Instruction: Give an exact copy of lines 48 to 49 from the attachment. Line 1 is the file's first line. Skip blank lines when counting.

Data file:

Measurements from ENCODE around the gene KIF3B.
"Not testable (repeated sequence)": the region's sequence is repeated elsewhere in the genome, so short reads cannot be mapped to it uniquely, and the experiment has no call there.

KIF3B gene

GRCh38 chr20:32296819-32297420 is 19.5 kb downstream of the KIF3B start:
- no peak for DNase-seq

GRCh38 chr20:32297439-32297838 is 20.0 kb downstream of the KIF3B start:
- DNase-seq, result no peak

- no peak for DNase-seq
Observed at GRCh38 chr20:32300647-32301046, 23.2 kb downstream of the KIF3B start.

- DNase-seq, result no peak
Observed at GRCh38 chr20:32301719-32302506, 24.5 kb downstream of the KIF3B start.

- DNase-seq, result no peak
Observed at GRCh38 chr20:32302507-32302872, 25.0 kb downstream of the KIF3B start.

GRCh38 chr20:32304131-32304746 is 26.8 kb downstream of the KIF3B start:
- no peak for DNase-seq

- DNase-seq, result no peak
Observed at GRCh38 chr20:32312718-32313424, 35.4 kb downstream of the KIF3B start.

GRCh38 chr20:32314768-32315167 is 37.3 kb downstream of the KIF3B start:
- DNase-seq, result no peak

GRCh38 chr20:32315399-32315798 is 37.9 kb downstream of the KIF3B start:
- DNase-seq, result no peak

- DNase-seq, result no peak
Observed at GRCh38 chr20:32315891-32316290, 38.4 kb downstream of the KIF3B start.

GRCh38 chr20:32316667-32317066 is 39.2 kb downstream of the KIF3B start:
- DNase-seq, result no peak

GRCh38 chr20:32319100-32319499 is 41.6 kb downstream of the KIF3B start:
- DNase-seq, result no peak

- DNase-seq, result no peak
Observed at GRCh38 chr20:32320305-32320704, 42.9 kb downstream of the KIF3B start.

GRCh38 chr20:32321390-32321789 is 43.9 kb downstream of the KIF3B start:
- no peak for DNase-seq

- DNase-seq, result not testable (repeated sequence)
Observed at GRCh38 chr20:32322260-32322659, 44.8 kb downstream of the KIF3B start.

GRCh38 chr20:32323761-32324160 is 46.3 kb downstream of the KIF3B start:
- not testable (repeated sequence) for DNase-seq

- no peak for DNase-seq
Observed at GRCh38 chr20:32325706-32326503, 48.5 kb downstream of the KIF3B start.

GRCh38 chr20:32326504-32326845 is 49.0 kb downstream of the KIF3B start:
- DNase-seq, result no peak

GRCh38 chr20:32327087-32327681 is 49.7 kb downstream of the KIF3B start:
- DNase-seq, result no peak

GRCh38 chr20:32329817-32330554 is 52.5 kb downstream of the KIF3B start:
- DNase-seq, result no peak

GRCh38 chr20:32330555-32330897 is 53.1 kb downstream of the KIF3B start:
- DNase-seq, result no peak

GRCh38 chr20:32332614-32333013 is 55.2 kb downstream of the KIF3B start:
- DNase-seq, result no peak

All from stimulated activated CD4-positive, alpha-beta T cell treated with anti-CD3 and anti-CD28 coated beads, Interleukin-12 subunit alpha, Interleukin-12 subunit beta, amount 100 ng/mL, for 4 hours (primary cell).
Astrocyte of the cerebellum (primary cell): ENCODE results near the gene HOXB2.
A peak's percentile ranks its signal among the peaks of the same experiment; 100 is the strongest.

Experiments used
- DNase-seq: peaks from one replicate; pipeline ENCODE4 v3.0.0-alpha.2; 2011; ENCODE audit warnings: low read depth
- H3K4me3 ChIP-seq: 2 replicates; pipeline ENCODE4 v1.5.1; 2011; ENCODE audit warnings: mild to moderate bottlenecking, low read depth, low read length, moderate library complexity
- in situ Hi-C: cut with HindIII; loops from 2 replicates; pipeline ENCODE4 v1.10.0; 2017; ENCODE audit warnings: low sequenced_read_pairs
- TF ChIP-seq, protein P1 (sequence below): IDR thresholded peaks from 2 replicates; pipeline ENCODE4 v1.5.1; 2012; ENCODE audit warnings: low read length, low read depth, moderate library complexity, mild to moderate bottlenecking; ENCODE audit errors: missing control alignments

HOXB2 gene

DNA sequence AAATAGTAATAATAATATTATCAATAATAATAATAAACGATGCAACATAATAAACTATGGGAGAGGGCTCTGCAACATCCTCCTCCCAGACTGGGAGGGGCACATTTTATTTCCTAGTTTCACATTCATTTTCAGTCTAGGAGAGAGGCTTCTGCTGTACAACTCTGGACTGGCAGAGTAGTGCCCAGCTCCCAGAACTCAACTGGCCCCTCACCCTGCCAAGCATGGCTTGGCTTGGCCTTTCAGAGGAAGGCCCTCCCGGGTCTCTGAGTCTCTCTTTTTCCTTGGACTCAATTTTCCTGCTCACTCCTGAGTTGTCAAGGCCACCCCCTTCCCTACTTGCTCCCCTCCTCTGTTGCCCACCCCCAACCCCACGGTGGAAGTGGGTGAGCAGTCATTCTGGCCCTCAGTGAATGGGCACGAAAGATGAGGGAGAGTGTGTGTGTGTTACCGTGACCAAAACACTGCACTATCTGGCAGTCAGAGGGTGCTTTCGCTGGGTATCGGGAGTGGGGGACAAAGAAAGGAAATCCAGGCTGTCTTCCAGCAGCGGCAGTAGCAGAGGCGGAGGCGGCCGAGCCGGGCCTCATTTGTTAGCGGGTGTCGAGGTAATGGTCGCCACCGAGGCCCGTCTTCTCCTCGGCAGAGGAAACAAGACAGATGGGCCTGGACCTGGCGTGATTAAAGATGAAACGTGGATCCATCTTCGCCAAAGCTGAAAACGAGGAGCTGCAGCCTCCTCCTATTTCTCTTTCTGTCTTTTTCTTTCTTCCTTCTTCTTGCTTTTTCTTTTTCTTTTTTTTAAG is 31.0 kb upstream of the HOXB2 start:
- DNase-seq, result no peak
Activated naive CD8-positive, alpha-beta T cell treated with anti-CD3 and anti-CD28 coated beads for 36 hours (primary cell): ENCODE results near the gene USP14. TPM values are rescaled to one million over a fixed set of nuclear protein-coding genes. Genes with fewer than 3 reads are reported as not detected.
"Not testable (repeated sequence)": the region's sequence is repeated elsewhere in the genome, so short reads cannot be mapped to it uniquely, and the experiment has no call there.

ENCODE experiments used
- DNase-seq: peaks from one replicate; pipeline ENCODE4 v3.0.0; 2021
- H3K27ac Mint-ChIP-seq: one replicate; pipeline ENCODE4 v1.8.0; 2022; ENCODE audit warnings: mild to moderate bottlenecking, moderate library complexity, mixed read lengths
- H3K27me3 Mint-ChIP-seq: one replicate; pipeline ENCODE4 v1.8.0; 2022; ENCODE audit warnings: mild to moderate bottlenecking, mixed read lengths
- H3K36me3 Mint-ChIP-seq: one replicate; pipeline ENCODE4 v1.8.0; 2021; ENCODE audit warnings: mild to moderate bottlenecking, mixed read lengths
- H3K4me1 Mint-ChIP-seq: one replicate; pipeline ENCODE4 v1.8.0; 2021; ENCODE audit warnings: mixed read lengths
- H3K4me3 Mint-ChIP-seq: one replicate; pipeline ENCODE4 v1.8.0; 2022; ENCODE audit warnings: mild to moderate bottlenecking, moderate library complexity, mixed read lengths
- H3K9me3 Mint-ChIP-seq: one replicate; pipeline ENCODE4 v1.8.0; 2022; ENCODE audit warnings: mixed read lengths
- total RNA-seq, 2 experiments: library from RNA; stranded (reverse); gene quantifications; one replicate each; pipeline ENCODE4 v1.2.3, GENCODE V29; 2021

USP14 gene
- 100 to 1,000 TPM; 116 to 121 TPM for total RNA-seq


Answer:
All from stimulated activated CD4-positive, alpha-beta T cell treated with anti-CD3 and anti-CD28 coated beads, Interleukin-12 subunit alpha, Interleukin-12 subunit beta, amount 100 ng/mL, for 4 hours (primary cell).
Astrocyte of the cerebellum (primary cell): ENCODE results near the gene HOXB2.